The aforementioned discussions are pertinent to the issue of the applicability of conclusions drawn from randomized trials to healthcare decisions made under practical conditions. However, they do not address the broader issue of when randomization and blinding do, and do not, reflect a study design appropriate to the objectives of pragmatic trials. Specifically, the roles of patient expectation, patient preference and the so-called placebo effect may in many situations play a decisive role in determining the effectiveness of an intervention aimed at improving patient outcomes in actual care settings. Treatment preferences of doctors, nurses and patients are different and are likely to have different impact on the final treatment decisions. Such preferences can in fact be measured by methods such as conjoint analysis, but require complex and intensive studies (Porzsolt et al. 2010a). Such studies are common in market research but are rarely completed in health care research. Even if the reported preferences in mind can be identified in preference studies, one cannot exclude that the communicated theoretical preferences will be identical to the options that have to be selected under real conditions. More important than the identification of the hypothetical preferences of patients, doctors and nurses might be the option that will finally be selected. Hence, research with the objective of illuminating the practical effectiveness of such interventions must choose a design that incorporates these ‘co-factors’. In such situations, randomization and blinding must yield to an alternative design.
Waber et al. (2008) elegantly demonstrated the potential role of patient expectation in determining outcomes by using 82 medical students as subjects. The students were informed that they would receive different pain-killers to control pain in their feet induced by electrical strikes. The probands, in fact, received the same placebo but reported different degrees of pain relief depending upon the type of information provided. This experiment demonstrated that expectations induced by information might influence the comparative effectiveness of a pain treatment. However, this experiment cannot be replicated among patients for ethical reasons. More broadly, Brewin and Bradley (1989) compellingly described the circumstances under which patient preferences are inherently bound to potential effectiveness. In particular, in the case of counselling interventions, and other interventions requiring active participation of the patient, it is well established that patient preference and willingness constitute an inherently necessary condition for effectiveness (Brewin and Bradley 1989). Hence, a design randomizing patients to a treatment mode, irrespective of their preferences, could not, by definition, yield results relevant to real world effectiveness. Finally, Kaptchuk et al. (2008), in a three-arm randomized trial, demonstrated a ‘dose-response’ effect on quality of life outcomes of what otherwise might be called the ‘placebo’ effect. While their design did not directly address patient or practitioner preferences, their observations suggest that anticipation, expectation and clinical interaction constitute strong determinants of real world effectiveness, i.e., the bonding of preference between practitioner and patient for a treatment may well influence the magnitude of the ‘placebo’ effect achieved in association with a treatment choice.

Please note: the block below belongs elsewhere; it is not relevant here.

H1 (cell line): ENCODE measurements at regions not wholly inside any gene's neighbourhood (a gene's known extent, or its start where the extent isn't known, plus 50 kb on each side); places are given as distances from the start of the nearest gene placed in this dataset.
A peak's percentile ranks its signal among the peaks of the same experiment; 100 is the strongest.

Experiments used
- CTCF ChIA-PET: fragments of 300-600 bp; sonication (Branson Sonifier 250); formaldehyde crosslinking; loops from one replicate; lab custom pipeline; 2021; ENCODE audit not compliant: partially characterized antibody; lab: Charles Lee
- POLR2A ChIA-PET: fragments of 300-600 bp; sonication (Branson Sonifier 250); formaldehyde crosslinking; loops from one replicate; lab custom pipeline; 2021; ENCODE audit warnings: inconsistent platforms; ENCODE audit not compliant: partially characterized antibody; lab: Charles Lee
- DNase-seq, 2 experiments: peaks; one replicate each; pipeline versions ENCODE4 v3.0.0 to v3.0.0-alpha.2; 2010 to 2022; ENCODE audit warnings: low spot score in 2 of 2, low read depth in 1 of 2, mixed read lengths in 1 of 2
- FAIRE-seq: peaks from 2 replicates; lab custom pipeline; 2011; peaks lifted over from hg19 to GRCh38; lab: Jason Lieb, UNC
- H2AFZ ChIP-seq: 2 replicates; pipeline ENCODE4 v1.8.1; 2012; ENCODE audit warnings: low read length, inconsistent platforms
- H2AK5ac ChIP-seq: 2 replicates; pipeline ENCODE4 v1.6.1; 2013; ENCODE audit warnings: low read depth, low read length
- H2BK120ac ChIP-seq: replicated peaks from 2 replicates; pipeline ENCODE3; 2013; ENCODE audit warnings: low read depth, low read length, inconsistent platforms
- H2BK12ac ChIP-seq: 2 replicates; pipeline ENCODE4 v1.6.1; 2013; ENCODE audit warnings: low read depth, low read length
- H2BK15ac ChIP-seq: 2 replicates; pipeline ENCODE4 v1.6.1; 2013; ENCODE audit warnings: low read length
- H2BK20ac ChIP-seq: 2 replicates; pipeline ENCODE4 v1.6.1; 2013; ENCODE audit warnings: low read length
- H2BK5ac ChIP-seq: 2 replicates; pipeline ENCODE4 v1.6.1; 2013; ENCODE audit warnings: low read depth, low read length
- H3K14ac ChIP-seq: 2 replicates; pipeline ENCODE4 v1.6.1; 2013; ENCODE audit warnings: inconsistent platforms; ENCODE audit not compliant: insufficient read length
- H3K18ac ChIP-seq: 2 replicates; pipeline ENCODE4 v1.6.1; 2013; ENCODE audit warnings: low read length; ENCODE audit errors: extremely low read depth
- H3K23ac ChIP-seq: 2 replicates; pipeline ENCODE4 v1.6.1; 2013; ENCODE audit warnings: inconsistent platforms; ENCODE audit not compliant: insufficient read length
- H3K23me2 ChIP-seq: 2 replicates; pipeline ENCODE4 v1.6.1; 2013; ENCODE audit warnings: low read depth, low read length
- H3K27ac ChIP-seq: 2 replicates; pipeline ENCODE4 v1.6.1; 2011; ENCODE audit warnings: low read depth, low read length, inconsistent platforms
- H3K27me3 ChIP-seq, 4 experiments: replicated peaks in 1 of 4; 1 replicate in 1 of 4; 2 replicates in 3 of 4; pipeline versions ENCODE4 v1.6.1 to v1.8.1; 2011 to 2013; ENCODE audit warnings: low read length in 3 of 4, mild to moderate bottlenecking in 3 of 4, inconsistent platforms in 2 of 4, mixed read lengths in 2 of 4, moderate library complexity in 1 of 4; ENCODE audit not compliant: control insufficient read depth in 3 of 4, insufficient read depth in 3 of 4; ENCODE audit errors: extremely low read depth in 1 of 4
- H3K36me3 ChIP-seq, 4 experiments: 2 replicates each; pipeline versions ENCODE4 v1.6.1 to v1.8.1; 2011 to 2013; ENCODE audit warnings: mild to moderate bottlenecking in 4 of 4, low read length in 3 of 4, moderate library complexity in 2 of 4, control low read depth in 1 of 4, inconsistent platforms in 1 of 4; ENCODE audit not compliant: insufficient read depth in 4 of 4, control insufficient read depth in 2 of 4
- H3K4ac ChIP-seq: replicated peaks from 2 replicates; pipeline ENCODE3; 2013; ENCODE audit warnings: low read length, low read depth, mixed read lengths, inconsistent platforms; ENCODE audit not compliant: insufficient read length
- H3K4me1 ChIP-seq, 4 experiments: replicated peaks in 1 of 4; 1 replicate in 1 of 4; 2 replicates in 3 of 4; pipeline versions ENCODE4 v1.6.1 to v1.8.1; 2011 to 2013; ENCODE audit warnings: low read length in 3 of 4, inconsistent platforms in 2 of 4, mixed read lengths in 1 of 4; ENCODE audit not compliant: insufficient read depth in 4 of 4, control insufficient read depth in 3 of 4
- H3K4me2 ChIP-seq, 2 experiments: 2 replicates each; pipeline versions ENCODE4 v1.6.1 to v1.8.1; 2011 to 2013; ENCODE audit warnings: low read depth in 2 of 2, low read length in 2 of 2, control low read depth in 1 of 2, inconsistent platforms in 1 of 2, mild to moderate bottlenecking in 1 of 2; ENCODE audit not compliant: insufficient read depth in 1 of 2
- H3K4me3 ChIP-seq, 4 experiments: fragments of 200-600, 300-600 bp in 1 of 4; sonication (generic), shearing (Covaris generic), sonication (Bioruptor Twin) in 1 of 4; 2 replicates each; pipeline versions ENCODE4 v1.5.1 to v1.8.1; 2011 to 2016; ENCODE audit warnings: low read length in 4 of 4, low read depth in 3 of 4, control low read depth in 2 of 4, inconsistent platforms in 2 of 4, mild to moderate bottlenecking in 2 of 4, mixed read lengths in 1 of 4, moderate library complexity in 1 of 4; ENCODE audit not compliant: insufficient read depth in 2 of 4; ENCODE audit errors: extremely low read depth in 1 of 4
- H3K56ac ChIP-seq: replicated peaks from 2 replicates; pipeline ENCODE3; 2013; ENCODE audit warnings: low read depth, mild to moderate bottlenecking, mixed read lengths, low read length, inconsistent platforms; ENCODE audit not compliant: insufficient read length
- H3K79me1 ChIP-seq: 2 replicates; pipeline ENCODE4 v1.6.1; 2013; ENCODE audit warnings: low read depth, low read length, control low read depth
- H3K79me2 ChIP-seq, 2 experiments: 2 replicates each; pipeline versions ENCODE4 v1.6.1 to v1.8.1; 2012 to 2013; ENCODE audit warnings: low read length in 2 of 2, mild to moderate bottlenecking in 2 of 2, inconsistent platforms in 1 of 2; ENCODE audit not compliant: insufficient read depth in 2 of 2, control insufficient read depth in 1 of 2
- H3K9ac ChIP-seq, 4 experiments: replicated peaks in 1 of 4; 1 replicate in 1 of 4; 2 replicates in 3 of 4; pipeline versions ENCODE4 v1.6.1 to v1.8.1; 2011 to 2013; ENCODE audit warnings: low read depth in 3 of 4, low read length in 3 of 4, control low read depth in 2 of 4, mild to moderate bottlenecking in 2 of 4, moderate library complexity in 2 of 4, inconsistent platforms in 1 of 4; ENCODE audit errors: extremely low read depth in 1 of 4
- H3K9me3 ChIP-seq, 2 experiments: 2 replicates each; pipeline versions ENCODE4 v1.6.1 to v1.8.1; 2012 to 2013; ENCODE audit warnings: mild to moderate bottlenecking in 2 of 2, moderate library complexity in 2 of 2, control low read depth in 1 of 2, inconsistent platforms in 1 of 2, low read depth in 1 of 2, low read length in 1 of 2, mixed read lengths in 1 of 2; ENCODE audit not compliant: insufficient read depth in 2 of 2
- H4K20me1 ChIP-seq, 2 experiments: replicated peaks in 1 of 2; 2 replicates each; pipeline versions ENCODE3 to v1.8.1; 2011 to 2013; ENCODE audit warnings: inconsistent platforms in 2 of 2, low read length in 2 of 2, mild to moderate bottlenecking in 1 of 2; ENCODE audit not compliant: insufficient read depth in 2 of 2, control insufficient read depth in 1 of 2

Practitioners and patients with strong preferences may refuse participation in a randomized trial and consequently will increase the risk of sampling bias. Patients with weak preferences will increase the risk of performance bias as those who receive their preferred treatment will more benefit from treatment than those who will get the not-preferred treatment. Figure 1 illustrates that these ‘preference-based effects’ can only be avoided if either the same proportions of patients prefer one of the choices or the treatments can successfully be blinded. It is interesting that systematic reviews which explicitly searched for ‘preference-based effects’ could not confirm the postulated results (Stengel et al. 2006; King et al. 2005). This is likely attributable to the fact that most preference-based trials have conformed to a design in which allocation by preference follows initial acceptance or rejection of randomization (Stengel et al 2006; Porzsolt and Stengel 2006). Hence, patients with a strong preference for one of the therapeutic options were likely to reject randomization, thereby masking the preference effect across the study arms. These experiments confirm that it is rather difficult to quantify ‘preference-based effects’.
In summary, the conventional design of trials utilizing randomization, concealment of allocation and blinding to treatment arm with the objective to test efficacy of interventions is likely to fail to accurately assess real world effectiveness due its inability to capture the multiple mechanisms contributing to clinical outcomes. Although such trials may incorporate some features of a pragmatic or ‘real world’ orientation, such as broad patient selection, laxity on compliance controls and intensity of monitoring, preference-based effects will be distorted or obscured. Although shared preference for therapeutic options will generally increase the real world effectiveness, other practical issues such as co-morbidity, patient and practitioner compliance may decrease it. Accordingly, a trial design is required which is capable of capturing most real-world issues, including preference-based effects, in order to fully assess effectiveness. We here describe the outline of three-arm non-randomized pragmatic controlled-trial design.